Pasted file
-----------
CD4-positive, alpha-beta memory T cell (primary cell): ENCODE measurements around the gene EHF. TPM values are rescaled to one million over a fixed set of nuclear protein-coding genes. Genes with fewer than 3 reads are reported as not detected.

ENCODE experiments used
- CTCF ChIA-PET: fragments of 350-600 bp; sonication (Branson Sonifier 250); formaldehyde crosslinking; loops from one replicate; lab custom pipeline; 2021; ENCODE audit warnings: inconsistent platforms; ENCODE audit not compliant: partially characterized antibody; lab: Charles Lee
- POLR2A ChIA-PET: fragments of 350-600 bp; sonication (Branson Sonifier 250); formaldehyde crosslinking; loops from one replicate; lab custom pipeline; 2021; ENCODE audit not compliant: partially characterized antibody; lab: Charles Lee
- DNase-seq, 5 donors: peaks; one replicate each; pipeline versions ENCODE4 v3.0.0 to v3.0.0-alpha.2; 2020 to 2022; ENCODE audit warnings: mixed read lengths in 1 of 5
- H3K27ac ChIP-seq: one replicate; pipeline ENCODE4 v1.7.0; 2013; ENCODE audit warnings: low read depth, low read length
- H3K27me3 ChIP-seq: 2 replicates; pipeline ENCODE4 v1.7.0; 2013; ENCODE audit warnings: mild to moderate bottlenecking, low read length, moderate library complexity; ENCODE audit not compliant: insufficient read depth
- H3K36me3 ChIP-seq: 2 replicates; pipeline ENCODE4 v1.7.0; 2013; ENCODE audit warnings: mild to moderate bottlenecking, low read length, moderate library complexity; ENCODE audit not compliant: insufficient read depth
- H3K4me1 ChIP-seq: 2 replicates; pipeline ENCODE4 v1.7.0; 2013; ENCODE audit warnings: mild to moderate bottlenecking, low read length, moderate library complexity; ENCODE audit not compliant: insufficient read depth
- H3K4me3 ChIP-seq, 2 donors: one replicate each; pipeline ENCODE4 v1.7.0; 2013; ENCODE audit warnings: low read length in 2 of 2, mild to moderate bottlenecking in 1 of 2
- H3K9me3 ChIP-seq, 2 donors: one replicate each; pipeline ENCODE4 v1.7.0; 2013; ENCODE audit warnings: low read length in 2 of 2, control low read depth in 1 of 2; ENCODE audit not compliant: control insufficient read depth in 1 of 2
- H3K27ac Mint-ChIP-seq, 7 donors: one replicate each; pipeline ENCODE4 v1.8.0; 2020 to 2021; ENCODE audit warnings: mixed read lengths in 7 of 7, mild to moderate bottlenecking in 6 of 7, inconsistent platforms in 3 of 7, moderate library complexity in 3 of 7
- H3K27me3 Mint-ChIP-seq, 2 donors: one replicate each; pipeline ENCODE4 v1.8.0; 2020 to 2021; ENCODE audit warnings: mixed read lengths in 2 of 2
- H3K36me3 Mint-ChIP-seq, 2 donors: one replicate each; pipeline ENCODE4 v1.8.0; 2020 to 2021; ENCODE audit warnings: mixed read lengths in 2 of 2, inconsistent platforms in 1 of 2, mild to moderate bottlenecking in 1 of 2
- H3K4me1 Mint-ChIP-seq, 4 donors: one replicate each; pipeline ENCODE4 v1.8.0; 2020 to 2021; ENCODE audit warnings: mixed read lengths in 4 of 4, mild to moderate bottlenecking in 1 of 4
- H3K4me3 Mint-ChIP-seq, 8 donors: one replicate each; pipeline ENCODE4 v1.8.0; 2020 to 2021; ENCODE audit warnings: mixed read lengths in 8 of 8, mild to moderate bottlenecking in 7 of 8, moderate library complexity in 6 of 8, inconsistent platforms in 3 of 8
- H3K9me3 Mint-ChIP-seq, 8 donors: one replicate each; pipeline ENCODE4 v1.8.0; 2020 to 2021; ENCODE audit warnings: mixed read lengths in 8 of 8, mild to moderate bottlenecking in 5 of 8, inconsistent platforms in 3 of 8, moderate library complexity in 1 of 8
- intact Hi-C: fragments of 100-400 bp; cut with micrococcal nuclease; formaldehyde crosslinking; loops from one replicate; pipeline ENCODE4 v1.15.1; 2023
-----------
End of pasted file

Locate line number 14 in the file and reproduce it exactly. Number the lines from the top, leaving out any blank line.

- H3K36me3 Mint-ChIP-seq, 2 donors: one replicate each; pipeline ENCODE4 v1.8.0; 2020 to 2021; ENCODE audit warnings: mixed read lengths in 2 of 2, inconsistent platforms in 1 of 2, mild to moderate bottlenecking in 1 of 2